Guest Speakers for 2024

April 12: Captain John Kolias, Reel Fun Sportfishing – Captain John brings over 50 years of his experience fishing the waters of Raritan Bay, Sandy Hook, and the New York Bight to return to the club to talk about his techniques for fishing for striped bass. Just in time for the Fall run, Captain John will discuss his trolling, clamming, live lining, and bunker chunking techniques, as well as the importance of judging the best times and locations to score keeper fish. Be prepared to ask questions and enjoy a very interesting discussion. Captain John fishes out of the Twin Lights Marina in the Highlands, captaining a 25’ custom Parker. For more information check out his website at      Reel Fun Sportfishing

May 10: Jenni Ackerman, The Fisherman Magazine – If you haven’t seen Jenni in her weekly “Open Boat” presentations as part of the Fisherman Magazine videos, you have been missing out on a ton of extremely useful tips on fishing the New Jersey coast. Although still early in her life and career, Jenni has been fishing since her days growing up in NJ and fishing the beach with her family. Jenni will discuss fluke fishing in our waters, just in time for the opening of the 2024 fluke season

June 14: Greg Cudnik, Fisherman’s Headquarters, and Fish Head Charters –If you have not attended one of Greg’s seminars before, get ready for more tips on fishing Barnegat Bay than you can manage to write down. Primarily a light tackle fisherman, his guide service is in high demand. You can catch Greg’s weekly fishing report and forecast on YouTube or at

July 12: Jim Hutchinson Jr, The Fisherman Magazine After serving as Managing Director of the Recreational Fishing Alliance, Jim rejoined The Fisherman family in early 2015 as Managing Editor of the New Jersey/Delaware edition. Long an advocate for improving the data that the regulatory agencies use to set yearly fishing quotas and bag limits, Jim will discuss the latest findings of The Fisherman’s Northeast Striped Bass Study using satellite tags in post-spawn stripers.

August 9: “Bayside” Dave Etelman – Village Harbor Fishing Club member and new board member, Dave will present a clinic on fishing the surf in NJ. Well known in the local fishing community through his YouTube videos, Facebook page, and other social media, Dave will give us the best advice possible on claiming keepers from the beach. Dave runs a popular Facebook group called “Surf Fishing LBI with Bayside Dave” which has 5800+ members and growing. It’s an online forum for surf anglers, novice through expert, to share their knowledge of the sport.  Fishing reports from the beaches and jetties of LBI are shared and the group supports and promotes the local bait and tackle shops.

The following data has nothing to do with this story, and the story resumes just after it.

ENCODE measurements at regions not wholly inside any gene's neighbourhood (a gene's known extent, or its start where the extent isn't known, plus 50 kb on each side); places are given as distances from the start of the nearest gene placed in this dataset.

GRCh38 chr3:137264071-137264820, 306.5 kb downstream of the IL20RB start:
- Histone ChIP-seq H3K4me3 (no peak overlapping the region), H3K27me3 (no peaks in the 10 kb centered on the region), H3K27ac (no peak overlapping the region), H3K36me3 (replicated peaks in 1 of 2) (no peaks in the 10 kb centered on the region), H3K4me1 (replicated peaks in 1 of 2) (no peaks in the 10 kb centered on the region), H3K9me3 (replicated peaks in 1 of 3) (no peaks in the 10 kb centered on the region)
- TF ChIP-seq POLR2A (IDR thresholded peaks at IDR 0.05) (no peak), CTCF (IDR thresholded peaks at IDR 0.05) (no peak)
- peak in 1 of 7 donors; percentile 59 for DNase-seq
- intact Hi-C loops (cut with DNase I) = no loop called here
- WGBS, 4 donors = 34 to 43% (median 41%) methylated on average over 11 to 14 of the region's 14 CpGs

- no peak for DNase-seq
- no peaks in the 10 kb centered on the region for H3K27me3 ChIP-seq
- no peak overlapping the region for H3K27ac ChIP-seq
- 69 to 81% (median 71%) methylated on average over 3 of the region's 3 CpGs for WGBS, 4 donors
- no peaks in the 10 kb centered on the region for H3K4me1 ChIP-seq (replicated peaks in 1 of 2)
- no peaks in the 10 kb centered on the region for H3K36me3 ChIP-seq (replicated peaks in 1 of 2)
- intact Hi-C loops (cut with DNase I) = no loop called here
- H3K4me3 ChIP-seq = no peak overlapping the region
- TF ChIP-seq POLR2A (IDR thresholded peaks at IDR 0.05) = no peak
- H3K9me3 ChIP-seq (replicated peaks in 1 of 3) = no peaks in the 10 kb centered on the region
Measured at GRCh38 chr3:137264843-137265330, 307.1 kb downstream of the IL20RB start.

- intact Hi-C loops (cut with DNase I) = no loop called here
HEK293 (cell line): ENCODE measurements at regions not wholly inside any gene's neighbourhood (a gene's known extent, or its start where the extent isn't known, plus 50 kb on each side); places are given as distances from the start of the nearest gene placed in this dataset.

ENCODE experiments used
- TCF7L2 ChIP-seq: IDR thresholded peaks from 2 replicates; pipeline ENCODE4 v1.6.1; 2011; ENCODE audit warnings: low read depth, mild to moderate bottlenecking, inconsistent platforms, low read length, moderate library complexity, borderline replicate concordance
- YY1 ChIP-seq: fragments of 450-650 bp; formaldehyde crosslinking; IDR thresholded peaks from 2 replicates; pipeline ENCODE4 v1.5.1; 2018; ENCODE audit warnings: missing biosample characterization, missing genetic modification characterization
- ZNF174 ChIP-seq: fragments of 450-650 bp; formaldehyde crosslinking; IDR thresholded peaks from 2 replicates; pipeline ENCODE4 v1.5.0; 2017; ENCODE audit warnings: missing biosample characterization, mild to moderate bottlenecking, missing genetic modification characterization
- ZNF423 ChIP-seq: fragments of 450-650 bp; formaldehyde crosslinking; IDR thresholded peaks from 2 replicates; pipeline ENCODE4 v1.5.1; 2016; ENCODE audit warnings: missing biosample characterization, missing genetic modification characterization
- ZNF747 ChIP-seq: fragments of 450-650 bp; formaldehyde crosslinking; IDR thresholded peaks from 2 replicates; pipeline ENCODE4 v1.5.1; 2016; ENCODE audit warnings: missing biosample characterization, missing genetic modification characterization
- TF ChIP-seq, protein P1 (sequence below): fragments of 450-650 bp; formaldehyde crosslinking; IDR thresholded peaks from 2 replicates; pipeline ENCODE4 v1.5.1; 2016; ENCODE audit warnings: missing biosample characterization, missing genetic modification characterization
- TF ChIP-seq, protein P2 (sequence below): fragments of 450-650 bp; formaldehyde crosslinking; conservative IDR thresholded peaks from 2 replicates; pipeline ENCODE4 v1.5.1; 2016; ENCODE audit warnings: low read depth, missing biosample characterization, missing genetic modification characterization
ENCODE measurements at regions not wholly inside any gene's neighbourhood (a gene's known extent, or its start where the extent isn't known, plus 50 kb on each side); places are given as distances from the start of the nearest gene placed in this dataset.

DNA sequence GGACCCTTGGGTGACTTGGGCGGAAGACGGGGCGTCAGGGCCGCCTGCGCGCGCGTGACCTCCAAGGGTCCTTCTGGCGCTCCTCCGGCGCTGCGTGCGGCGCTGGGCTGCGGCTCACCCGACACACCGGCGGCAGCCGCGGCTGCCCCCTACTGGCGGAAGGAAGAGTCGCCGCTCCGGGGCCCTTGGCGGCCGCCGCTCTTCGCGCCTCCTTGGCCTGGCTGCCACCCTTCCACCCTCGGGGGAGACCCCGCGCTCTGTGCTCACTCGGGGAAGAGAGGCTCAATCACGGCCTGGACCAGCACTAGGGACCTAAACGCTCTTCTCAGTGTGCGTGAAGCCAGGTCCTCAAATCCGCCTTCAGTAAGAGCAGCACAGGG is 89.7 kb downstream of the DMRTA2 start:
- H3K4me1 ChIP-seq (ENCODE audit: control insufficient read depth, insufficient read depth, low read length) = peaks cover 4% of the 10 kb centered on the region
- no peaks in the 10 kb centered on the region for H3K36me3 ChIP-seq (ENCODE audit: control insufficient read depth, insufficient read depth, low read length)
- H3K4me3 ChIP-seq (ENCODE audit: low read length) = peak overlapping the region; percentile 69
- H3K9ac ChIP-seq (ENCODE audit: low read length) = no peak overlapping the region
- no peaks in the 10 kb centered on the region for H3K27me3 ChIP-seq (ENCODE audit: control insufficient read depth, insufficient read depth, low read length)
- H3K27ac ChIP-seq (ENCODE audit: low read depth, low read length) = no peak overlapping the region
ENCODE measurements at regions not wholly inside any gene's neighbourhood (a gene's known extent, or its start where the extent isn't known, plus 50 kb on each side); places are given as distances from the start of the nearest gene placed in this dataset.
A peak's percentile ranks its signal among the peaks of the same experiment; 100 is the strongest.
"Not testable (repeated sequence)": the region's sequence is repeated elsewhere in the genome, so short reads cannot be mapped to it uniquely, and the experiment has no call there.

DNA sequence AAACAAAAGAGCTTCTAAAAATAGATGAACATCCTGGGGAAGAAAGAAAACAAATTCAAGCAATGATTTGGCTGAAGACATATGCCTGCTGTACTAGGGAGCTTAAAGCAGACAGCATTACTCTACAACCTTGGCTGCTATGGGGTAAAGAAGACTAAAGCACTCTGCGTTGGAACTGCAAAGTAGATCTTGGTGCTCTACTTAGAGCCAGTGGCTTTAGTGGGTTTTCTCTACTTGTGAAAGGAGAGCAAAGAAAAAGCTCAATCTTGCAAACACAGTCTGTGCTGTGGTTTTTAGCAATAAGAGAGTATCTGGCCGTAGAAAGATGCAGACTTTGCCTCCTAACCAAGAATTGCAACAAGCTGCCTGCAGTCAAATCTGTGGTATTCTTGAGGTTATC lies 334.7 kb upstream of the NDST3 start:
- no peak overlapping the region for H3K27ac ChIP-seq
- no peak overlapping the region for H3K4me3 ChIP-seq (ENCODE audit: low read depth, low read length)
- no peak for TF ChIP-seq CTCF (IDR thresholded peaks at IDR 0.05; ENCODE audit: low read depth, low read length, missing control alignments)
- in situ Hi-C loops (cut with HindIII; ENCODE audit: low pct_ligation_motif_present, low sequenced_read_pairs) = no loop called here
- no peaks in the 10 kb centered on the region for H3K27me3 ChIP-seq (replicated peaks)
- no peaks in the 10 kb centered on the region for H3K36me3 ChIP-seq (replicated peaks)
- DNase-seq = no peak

September 13: Captain Brett Taylor, Reel Reaction Sportfishing – Returning via popular demand, Capt Brett will bring his expertise on fishing Barnegat Bay and the inshore grounds near Barnegat Light to discuss the best approaches for Fall fishing in our area. Brett is well known to club members as one of the top charter captains in Barnegat Bay. His charter dates fill up well before the start of the season each year due to his high success rate of putting fish in the box, whether fluke, tog, stripers or others. For more information, check out his website at Reel Reaction Charters

October 11: TBD




Fishing Facts

Of the fifty United States, thirty-eight have a striped-bass record. New Jersey has the largest striped-bass record—a 78-pound 8·ounce whopper that was caught in 1982. The state with the smallest striped-bass record is Iowa. That landlocked striper weighed only 9 pounds 4 ounces and was caught in 1983.
There’s something fishy about beer these days. Fish Tail Ale is popular as ever, and New Jersey’s Flying Fish Brewery is one of the state’s largest specialty breweries. There’s also Washington’s Wild Salmon Organic Pale Ale, Florida’s Land Shark beer, Delaware’s Dogfish Head beer, and two versions of Stingray beer—a lighter version from the Cayman Islands and a dark beer from Canada.
The triangle fly is probably the most unusual of saltwater flies. It’s one of the few, if not only, flies tied to a treble hook. It’s also barely a fly at all, because hardly any material is used. It is complete after tying the two straw pearl twinkle flashes and the tiny tuft of natural squirrel, leaving an entire hook fully exposed. Incredibly this barebacked treble fly is a knockout when it comes to sea trout.

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